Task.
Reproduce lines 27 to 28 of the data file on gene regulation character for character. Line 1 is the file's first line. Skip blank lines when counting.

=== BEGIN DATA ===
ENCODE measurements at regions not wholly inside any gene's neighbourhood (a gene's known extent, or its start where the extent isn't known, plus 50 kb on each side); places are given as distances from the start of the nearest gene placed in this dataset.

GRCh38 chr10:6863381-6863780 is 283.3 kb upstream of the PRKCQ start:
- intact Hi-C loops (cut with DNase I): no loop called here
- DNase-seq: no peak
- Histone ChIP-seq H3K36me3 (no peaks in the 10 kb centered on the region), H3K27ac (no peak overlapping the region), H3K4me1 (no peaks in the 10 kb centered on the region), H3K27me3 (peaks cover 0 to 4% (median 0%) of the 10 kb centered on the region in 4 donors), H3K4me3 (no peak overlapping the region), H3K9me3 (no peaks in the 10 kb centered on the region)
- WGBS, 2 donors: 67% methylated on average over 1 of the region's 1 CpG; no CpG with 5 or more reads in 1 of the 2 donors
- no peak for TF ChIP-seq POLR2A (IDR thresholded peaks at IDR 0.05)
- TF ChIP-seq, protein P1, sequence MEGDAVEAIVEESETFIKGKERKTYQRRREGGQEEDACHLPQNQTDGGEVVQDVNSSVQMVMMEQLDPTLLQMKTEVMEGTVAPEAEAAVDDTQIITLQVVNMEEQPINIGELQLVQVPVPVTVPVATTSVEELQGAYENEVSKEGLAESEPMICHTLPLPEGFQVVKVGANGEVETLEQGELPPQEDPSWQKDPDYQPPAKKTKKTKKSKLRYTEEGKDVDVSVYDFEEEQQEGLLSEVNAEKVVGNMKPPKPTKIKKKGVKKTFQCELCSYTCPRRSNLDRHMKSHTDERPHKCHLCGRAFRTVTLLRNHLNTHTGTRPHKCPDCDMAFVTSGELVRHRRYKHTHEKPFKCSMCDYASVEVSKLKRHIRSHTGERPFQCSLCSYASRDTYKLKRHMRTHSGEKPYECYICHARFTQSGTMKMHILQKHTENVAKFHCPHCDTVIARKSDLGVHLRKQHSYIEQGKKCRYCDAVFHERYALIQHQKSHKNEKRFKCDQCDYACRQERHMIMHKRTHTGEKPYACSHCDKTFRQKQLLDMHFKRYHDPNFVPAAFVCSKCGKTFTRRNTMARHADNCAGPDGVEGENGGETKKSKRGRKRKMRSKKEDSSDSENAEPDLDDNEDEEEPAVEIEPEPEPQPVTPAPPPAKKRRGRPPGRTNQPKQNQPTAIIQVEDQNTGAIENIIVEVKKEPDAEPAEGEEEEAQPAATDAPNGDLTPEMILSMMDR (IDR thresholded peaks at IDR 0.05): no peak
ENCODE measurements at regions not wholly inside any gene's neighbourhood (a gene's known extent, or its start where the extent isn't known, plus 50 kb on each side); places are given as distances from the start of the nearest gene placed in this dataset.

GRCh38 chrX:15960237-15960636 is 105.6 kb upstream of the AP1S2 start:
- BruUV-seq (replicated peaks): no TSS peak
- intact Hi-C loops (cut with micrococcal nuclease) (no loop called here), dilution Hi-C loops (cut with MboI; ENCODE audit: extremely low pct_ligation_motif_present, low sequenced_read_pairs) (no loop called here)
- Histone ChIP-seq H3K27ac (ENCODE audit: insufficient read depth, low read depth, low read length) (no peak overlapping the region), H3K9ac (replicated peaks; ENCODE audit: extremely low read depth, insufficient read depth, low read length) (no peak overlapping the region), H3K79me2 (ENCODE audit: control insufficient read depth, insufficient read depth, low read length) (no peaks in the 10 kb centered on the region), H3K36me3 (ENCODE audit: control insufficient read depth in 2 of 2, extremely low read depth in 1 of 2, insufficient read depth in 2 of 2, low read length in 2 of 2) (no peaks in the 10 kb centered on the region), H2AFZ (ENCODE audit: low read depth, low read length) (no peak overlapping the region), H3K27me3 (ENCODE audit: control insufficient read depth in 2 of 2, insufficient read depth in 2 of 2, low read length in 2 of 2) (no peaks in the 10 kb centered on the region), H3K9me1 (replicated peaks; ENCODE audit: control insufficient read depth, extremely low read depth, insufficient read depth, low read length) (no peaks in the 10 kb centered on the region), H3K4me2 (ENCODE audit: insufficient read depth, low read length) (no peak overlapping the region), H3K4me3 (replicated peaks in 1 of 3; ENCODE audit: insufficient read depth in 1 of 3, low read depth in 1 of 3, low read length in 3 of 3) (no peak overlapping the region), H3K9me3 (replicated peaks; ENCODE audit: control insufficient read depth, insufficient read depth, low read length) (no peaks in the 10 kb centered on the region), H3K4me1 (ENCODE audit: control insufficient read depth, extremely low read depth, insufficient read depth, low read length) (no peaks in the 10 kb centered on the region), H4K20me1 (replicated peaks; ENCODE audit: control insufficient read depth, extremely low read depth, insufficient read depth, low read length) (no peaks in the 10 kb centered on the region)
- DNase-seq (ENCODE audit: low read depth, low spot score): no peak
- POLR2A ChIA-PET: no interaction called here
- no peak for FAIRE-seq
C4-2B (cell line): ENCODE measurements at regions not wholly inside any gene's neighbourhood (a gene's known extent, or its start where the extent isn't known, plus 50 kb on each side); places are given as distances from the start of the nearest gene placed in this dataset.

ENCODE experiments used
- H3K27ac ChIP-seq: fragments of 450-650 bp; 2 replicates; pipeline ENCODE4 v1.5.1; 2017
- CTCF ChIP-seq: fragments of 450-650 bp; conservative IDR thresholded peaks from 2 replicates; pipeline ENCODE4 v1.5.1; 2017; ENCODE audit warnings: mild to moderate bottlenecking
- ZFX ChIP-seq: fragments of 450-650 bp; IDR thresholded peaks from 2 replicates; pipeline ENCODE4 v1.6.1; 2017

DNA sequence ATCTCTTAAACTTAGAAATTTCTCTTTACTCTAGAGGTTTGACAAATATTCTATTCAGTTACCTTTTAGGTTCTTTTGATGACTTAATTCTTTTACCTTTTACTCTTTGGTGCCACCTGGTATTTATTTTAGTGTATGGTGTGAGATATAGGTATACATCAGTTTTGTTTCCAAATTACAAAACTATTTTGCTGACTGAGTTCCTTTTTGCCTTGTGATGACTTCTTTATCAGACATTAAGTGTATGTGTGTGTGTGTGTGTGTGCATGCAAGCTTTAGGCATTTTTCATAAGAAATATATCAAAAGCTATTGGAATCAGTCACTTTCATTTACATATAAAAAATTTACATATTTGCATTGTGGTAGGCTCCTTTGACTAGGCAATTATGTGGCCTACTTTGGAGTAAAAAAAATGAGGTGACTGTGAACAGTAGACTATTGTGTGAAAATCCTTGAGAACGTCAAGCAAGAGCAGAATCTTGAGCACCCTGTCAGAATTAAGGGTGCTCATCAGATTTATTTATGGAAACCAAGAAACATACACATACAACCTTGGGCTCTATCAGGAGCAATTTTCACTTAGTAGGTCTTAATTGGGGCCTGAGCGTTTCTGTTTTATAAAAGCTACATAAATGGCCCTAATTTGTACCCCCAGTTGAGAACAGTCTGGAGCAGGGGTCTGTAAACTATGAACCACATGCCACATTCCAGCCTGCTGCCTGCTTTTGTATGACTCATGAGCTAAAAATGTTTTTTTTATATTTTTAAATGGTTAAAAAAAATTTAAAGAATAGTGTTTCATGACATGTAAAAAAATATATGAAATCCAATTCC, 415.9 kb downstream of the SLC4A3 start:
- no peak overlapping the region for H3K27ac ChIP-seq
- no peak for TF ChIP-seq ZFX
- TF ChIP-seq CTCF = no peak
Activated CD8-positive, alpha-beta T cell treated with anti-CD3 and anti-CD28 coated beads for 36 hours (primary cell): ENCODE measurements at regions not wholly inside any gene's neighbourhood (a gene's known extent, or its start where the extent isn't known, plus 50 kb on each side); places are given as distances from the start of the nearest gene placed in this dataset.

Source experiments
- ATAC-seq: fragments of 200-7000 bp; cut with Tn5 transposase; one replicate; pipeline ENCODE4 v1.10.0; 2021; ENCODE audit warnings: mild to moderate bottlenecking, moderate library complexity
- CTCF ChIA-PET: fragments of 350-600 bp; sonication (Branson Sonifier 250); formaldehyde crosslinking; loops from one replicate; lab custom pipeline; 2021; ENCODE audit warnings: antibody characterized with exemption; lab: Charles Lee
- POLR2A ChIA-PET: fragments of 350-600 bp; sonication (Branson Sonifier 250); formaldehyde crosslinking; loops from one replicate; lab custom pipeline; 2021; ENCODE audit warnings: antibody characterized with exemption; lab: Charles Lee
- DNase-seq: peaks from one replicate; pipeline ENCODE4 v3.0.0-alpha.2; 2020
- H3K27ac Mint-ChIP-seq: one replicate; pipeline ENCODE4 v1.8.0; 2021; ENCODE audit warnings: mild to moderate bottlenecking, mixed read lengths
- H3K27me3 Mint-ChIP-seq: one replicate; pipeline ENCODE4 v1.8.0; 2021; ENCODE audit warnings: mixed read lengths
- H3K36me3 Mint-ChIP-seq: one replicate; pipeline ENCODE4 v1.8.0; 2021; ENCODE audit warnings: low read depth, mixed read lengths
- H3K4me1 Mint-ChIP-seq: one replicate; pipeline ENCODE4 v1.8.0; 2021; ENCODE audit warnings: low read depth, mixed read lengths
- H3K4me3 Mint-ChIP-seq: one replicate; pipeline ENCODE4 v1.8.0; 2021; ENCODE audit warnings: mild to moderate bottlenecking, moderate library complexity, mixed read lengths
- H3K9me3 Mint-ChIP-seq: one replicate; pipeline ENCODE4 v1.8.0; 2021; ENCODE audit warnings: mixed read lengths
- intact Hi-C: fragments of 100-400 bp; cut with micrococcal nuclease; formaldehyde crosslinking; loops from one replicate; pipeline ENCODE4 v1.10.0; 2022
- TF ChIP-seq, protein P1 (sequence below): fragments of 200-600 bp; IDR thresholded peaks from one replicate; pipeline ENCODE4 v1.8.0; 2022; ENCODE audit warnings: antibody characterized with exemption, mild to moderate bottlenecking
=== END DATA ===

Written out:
Source experiments
- ATAC-seq: fragments of 200-7000 bp; cut with Tn5 transposase; one replicate; pipeline ENCODE4 v1.10.0; 2021; ENCODE audit warnings: mild to moderate bottlenecking, moderate library complexity